Essay Summary: The Greist family makes an incredible voyage from Barrow to the Kobuk Valley. Nelson Greist develops his disdain for "looking back," and his grandson Alvin and Seth become best friends and hunting partners. The two hunters explore the northern mountains in search of the mythical Dall sheep.
Who were the giants in the "land of giants"? (p. 82)
Why was the new land claustrophobic to the Greists? (p. 82)
They were used to the flat and barren landscape of Barrow.
Who were the Inupiaqs' traditional enemies? (p. 83)
The Athabascan Indians.
What is an anatkut? (p. 83)
A shaman or traditional medicine man.
What language did the Nelson family speak amongst themselves? (p. 83)
What does Nelson refuse to do? (p. 84)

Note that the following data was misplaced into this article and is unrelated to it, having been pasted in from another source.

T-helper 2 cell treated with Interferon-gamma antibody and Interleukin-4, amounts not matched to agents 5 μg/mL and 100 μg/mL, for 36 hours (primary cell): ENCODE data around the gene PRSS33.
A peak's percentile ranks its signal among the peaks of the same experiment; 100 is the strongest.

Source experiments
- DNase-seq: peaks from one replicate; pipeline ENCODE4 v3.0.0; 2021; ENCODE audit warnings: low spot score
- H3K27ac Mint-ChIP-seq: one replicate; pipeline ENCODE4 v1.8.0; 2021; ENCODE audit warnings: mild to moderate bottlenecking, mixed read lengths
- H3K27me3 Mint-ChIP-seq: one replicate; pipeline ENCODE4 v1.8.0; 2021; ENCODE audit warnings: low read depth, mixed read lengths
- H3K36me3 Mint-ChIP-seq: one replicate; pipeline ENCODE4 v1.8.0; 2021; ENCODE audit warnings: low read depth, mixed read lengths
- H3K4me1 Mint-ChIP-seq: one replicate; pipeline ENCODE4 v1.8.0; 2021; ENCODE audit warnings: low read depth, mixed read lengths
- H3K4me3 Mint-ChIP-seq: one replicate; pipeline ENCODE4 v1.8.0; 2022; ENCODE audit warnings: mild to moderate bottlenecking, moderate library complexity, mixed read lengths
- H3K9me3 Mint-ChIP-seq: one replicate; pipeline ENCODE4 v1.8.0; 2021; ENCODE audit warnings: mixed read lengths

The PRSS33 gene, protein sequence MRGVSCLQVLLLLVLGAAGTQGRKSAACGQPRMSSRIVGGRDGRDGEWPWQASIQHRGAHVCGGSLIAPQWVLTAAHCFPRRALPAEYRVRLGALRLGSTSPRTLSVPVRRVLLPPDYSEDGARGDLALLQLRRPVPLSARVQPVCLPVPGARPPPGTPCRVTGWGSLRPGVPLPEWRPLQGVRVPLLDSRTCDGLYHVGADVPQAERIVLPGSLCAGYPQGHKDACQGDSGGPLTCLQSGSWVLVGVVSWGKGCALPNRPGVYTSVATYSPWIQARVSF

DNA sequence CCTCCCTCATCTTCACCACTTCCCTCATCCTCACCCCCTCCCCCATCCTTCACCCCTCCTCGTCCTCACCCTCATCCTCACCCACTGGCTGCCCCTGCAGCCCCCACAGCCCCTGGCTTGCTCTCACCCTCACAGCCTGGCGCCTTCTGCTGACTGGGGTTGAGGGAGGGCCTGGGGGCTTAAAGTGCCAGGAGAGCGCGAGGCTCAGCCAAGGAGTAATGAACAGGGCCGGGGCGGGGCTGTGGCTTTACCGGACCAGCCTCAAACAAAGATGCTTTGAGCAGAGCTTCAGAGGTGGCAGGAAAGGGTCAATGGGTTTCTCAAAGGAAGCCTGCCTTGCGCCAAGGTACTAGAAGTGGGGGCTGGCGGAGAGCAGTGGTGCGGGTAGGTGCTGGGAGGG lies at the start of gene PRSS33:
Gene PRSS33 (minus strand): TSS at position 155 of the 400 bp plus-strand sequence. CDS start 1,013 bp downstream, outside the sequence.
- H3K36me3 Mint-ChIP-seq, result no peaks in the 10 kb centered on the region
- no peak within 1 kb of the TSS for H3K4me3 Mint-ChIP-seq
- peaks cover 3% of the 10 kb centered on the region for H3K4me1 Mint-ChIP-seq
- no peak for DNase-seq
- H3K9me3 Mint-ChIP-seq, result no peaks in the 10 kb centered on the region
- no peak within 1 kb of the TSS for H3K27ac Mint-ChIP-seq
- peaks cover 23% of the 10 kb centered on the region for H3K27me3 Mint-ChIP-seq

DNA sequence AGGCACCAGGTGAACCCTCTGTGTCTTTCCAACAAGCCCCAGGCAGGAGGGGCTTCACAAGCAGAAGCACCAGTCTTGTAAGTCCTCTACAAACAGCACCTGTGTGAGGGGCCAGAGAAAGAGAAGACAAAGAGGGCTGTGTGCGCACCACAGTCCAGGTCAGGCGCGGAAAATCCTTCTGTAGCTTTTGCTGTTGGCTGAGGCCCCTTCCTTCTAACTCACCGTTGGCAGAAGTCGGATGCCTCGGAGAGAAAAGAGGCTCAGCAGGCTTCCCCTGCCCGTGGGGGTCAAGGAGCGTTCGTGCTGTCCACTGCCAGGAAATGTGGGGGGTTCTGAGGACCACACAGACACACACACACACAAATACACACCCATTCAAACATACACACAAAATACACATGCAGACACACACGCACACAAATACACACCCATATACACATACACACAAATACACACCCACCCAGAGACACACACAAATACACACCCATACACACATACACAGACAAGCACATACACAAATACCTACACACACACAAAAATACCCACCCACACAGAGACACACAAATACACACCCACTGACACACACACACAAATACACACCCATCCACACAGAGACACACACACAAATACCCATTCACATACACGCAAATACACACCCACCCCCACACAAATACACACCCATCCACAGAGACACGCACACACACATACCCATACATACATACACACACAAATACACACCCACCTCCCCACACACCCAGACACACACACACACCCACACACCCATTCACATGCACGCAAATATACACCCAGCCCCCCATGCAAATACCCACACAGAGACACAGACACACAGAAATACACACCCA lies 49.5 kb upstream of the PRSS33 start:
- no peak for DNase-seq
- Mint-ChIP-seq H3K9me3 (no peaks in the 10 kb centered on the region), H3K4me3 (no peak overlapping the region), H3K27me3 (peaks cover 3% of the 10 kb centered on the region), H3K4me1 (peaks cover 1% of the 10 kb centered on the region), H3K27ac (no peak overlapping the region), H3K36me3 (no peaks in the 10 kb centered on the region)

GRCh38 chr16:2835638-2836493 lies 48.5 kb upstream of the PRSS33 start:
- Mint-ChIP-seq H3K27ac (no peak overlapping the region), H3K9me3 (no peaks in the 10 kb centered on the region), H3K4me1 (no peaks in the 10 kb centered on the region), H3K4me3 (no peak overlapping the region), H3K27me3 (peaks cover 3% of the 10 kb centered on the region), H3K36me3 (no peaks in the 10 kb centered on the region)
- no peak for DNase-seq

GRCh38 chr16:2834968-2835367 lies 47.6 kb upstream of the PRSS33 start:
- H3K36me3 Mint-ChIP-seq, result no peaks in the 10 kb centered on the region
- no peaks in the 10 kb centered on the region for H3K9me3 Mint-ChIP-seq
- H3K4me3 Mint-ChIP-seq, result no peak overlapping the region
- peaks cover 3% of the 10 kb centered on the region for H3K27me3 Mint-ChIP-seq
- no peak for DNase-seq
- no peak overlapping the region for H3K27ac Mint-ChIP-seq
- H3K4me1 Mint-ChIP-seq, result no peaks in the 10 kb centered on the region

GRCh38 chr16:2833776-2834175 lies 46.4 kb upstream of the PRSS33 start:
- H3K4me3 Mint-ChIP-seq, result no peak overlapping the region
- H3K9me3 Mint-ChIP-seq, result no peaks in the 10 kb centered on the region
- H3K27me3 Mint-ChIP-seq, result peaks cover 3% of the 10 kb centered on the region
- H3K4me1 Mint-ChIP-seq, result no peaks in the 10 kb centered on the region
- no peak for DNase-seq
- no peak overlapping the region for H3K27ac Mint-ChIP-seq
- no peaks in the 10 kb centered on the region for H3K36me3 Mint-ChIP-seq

What was an important part of Eskimo life before television? (p. 84)
Telling stories, laughing, and teasing.
Why didn't Charlie Jones tell Nelson his sled had come unhitched? (p. 84)
He wanted to teach Nelson a lesson.
What does Kantner mean when he says Alvin had a "handed-down hunger" to hunt? (p. 86)
Alvin loved hunting, and was adept at it, a trait that Kantner suggests he inherited from his Inupiaq ancestors.
What did Alvin and Kantner use to make goose calls? (p. 88)
Shotgun shells with the sides melted out.
What was the one animal Alvin and Kantner never saw? (P.89)
What does Kantner carry that makes him "cross-eyed" on the sheep hunt? (p. 89)
A rifle and a camera.
What was Stacy's "safe" American life? (p. 89)
She had a job, car, furniture, and friends.
What had Alvin inherited from his grandfather? (p. 90)
A dislike for looking back.
Why were the young men told to take tent poles? (p. 90)
The maze of mountains was snow-covered and treeless.
Why did they consider the sheep "mythical?" (p. 95)
They had never hunted sheep before and knew little about the animal.